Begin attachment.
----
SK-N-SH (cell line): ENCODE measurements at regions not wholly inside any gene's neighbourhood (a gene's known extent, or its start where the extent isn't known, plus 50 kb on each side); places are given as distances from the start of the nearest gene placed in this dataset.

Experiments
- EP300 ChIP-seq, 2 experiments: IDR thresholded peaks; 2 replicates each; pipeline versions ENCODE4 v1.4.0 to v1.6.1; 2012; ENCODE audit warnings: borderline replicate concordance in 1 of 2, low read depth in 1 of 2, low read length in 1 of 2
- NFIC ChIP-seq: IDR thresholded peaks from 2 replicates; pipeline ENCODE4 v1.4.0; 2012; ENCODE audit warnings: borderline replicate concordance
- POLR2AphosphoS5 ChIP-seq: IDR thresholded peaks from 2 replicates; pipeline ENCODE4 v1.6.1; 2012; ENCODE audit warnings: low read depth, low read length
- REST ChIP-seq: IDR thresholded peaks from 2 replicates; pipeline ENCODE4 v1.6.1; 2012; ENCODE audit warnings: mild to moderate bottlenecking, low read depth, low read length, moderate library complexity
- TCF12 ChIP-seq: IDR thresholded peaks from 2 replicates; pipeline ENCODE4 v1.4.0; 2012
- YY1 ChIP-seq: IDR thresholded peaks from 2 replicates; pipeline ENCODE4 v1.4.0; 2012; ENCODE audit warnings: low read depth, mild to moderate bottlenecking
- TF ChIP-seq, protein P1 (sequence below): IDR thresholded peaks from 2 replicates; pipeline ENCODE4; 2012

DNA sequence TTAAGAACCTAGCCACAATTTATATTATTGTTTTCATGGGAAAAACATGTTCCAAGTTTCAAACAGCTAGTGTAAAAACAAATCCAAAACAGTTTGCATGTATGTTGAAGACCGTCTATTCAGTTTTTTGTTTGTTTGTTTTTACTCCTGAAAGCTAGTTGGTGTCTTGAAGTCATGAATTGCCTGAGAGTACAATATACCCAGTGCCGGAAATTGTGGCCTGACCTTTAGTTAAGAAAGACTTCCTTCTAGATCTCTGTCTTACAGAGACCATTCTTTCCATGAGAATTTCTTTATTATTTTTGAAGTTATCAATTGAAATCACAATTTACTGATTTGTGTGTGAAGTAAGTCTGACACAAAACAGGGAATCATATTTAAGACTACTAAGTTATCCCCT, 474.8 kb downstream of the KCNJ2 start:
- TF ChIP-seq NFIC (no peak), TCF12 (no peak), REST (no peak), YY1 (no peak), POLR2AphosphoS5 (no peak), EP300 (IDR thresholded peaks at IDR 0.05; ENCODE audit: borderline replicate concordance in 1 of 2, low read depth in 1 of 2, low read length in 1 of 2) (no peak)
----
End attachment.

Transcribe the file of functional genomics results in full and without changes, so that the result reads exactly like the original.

SK-N-SH (cell line): ENCODE measurements at regions not wholly inside any gene's neighbourhood (a gene's known extent, or its start where the extent isn't known, plus 50 kb on each side); places are given as distances from the start of the nearest gene placed in this dataset.

Experiments
- EP300 ChIP-seq, 2 experiments: IDR thresholded peaks; 2 replicates each; pipeline versions ENCODE4 v1.4.0 to v1.6.1; 2012; ENCODE audit warnings: borderline replicate concordance in 1 of 2, low read depth in 1 of 2, low read length in 1 of 2
- NFIC ChIP-seq: IDR thresholded peaks from 2 replicates; pipeline ENCODE4 v1.4.0; 2012; ENCODE audit warnings: borderline replicate concordance
- POLR2AphosphoS5 ChIP-seq: IDR thresholded peaks from 2 replicates; pipeline ENCODE4 v1.6.1; 2012; ENCODE audit warnings: low read depth, low read length
- REST ChIP-seq: IDR thresholded peaks from 2 replicates; pipeline ENCODE4 v1.6.1; 2012; ENCODE audit warnings: mild to moderate bottlenecking, low read depth, low read length, moderate library complexity
- TCF12 ChIP-seq: IDR thresholded peaks from 2 replicates; pipeline ENCODE4 v1.4.0; 2012
- YY1 ChIP-seq: IDR thresholded peaks from 2 replicates; pipeline ENCODE4 v1.4.0; 2012; ENCODE audit warnings: low read depth, mild to moderate bottlenecking
- TF ChIP-seq, protein P1 (sequence below): IDR thresholded peaks from 2 replicates; pipeline ENCODE4; 2012

DNA sequence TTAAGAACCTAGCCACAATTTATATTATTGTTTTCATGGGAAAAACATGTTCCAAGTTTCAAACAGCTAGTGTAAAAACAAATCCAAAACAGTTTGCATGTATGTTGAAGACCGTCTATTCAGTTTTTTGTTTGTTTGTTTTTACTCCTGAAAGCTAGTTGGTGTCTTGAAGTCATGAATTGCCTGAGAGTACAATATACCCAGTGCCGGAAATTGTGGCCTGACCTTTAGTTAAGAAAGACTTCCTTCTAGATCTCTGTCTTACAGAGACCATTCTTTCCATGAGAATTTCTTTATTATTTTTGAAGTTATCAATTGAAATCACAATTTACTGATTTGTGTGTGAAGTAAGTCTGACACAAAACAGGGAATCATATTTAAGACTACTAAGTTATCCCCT, 474.8 kb downstream of the KCNJ2 start:
- TF ChIP-seq NFIC (no peak), TCF12 (no peak), REST (no peak), YY1 (no peak), POLR2AphosphoS5 (no peak), EP300 (IDR thresholded peaks at IDR 0.05; ENCODE audit: borderline replicate concordance in 1 of 2, low read depth in 1 of 2, low read length in 1 of 2) (no peak)